Everyone seems to know the unofficial international ukulele strum, D DU UDU, but there is so much more you can do with the right hand. 5 ukulele bloggers weigh-in on their favorite ‘go to’ strums . . .

Modified Clawhammer Strum

One of my favorite strums goes like this:

  1. Thumb plucks “c” string.
  2. Down strum all four strings.
  3. Index finger pluck “a” string.
  4. Thumb plucks “g” string.
  5. Down strum all four strings.

A variation of this pattern (and a song tutorial) can be found here:

~Daniel Hulbert of circuitsandstrings.wordpress.com

Daniel will be teaching at this years Utah Uke Fest.

SKA Patterns

This video will (hopefully) supply you the foundation you need to start jamming with some ska tunes.

Before I had a family and a real job, I spent my days touring with a couple different ska bands. For some reason this genre of music, with it’s happy upbeats and carefree attitude has always appealed to me and the style transfers quite well to the ukulele. I guess that it makes sense…the ukulele originates from a sunny island (Hawaii) and ska music comes from a similar, albeit different island (Jamaica).

This style of music is all about timing – your strumming hand and fretting hand really have to be in sync and know what each other is doing. Like riding a bicycle, it might be frustrating and seem impossible at first, but with enough patience it will eventually click.

~Miles Ramsay of UKEonomics.com

The ‘Easy’ Split Stroke

This video demonstrates a simplified version of the split stroke with the song, The Old Ark’s a Moverin’ that I teach in my Level 2 ukulele classes:

This ‘easier’ version of Split Stroke splits 2 ‘triplet strums’ and a down-up evenly across 4 beats to create a syncopated, driving foundation for singing. Here’s two ways to look at it:

  • Dt uD tu Du
  • Dtu Dtu Du

D = accented down strum with the index finger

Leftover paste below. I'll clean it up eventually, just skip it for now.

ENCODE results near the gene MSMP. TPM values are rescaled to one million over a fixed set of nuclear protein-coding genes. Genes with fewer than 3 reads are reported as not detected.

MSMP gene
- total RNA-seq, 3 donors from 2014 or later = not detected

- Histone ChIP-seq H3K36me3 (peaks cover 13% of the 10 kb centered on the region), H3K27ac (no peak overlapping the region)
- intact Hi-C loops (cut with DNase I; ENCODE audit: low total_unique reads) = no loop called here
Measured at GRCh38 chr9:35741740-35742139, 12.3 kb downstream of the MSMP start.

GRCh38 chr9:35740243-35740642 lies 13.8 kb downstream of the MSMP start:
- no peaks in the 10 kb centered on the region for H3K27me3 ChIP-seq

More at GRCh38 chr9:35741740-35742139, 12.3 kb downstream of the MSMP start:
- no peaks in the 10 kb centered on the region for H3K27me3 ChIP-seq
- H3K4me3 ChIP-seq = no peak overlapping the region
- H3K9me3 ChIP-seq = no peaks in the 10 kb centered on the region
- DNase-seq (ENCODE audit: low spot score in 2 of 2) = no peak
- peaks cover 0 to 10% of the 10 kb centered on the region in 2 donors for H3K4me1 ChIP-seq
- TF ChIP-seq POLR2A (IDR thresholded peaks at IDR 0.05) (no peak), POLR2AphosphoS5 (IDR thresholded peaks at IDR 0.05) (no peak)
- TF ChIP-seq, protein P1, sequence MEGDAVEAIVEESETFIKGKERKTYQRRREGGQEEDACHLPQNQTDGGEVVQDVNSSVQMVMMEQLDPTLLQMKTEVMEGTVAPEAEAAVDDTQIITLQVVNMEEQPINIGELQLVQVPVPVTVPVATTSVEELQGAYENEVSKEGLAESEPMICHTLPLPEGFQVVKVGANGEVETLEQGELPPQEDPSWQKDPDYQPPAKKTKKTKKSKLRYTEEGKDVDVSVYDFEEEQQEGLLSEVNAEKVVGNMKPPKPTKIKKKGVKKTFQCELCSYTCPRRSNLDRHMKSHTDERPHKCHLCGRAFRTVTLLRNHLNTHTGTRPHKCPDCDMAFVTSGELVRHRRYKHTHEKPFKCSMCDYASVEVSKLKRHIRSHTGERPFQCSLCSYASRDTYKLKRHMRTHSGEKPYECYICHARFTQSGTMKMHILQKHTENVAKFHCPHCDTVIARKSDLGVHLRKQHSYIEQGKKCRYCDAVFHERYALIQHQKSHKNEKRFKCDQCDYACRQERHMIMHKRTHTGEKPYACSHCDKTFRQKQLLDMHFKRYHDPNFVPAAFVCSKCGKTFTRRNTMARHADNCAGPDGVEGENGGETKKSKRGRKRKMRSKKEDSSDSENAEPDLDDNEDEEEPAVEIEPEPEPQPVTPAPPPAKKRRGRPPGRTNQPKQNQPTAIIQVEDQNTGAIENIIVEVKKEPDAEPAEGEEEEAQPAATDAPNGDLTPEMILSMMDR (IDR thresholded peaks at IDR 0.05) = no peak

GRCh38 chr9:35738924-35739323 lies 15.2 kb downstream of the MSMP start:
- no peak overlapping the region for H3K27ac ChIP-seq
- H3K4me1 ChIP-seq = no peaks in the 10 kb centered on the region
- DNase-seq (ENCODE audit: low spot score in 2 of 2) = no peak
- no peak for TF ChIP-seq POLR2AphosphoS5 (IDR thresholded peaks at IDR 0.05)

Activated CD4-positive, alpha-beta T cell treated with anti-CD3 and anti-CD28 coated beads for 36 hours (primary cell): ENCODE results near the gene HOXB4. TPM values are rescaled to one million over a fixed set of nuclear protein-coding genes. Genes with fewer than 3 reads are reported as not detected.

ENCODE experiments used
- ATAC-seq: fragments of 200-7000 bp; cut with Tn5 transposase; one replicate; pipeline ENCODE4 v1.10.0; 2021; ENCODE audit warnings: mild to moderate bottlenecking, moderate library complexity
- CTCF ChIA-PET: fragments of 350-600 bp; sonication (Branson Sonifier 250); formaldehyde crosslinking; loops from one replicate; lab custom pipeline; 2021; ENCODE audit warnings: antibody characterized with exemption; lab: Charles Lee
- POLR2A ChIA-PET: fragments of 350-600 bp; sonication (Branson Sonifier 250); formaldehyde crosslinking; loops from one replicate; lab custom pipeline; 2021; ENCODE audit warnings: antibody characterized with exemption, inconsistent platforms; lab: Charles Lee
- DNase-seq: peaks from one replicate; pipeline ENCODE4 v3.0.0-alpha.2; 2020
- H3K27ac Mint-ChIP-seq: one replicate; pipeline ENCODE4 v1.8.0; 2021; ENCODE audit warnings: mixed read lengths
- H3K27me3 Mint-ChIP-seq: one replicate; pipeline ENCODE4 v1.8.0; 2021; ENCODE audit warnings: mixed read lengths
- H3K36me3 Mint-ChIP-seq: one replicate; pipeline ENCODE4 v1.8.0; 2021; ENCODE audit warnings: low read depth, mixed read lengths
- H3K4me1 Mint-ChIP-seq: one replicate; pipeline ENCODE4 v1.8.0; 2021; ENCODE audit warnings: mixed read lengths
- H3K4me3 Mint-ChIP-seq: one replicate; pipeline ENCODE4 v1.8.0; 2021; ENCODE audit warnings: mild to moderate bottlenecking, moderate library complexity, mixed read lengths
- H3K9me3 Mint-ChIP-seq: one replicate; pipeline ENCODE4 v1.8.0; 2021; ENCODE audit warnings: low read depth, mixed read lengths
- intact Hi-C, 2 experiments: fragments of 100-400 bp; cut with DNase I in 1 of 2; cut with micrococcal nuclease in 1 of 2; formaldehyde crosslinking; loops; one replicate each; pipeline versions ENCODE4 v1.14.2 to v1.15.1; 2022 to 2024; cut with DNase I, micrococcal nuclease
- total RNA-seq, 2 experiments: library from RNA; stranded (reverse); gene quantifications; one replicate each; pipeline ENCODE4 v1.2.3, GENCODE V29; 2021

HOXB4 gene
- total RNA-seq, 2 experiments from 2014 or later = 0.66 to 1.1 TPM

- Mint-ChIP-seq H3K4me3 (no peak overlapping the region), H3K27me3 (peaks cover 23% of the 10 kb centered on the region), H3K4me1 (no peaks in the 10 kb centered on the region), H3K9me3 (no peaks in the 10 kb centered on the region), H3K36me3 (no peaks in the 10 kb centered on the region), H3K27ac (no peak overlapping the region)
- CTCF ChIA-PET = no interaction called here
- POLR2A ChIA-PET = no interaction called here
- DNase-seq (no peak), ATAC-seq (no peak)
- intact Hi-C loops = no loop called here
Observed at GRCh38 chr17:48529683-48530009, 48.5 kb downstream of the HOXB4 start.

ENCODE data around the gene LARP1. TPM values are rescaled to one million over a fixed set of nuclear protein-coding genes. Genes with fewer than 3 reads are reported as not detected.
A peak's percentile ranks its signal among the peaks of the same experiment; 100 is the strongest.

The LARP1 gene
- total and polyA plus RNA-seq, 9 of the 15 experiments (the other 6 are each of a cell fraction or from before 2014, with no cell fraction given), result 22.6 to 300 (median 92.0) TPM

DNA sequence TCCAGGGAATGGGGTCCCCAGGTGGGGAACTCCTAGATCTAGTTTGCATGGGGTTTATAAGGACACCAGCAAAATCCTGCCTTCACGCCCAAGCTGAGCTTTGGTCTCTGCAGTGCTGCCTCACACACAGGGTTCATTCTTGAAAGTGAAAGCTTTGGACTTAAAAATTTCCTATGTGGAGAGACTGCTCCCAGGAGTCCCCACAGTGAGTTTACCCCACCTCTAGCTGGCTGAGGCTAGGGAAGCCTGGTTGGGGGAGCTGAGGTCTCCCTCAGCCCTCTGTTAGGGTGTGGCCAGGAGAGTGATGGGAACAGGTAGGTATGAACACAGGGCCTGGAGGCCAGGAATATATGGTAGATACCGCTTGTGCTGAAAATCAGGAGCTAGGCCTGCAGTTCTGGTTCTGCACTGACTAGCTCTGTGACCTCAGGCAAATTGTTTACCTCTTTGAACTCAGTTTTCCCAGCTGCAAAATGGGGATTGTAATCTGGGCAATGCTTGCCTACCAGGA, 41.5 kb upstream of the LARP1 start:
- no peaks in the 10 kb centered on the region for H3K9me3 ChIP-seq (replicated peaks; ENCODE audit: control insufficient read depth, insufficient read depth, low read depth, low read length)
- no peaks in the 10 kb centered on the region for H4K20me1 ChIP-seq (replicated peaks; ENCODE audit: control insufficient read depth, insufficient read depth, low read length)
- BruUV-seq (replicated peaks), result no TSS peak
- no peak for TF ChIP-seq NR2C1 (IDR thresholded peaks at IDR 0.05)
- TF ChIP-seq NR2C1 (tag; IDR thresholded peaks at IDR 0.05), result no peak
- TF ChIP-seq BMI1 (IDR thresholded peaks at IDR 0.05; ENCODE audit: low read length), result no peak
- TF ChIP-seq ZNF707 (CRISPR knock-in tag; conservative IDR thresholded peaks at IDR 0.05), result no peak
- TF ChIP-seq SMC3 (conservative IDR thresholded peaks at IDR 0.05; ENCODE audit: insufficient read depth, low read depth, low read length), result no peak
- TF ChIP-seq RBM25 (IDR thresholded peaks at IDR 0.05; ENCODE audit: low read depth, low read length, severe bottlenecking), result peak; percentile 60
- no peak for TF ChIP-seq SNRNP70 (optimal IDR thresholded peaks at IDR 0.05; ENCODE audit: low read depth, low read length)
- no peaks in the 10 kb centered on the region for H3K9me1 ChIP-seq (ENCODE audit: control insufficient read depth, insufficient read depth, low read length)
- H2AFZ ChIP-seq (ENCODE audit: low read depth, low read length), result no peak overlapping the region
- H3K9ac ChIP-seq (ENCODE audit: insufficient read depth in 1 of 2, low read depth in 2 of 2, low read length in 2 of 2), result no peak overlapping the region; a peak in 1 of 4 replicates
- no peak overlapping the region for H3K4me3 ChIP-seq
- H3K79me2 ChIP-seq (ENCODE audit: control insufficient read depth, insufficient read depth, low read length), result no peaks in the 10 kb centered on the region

t = strumming down with the fleshy part of the thumb
u = up strum with the fleshy part of the index finger

If you’re just getting started with split/syncopated rhythms, take it slowly at first and work your speed up little by little.

~M. Ryan Taylor of UkulelePlay.com

Bossa Nova Strumming



Tuning: G C E A ( high G ), Beat: 4/4, Tempo: 118 bpm

Strumming Pattern:

Bossa Nova

This is one way to play Bossa Nova style on your ukulele:

  • First learn the strumming pattern ( 2 bars long ).
  • In the beginning mute the strings with the left hand as shown in the the video.
  • Mind the change from downbeat ( downstroke ) to offbeat ( upstroke ). This is called Partido Alto and brings some Latin touch in the strumming.
  • Start with one chord and then add the others.
  • Mute the strings between the strokes with your left hand.

~FriendlyFred of uke4u.com

Vaudeville and Variety-Style Strumming

I tend to play jazz and pop from the first four decades of the 20th Century, music that calls for strums that provide the ability to create syncopated rhythmic combinations, including triplets, 16th notes and 32nd notes.

The four strums I use most often are known as the “fan stroke”, the “triple”, the “double-time”, and the “split stroke” – as George Formby called it – or “syncopated stroke” – as Roy Smeck referred to it. All four are used liberally in this video of the 1931 tune “Lady of Spain”, which has forever been associated with the accordion.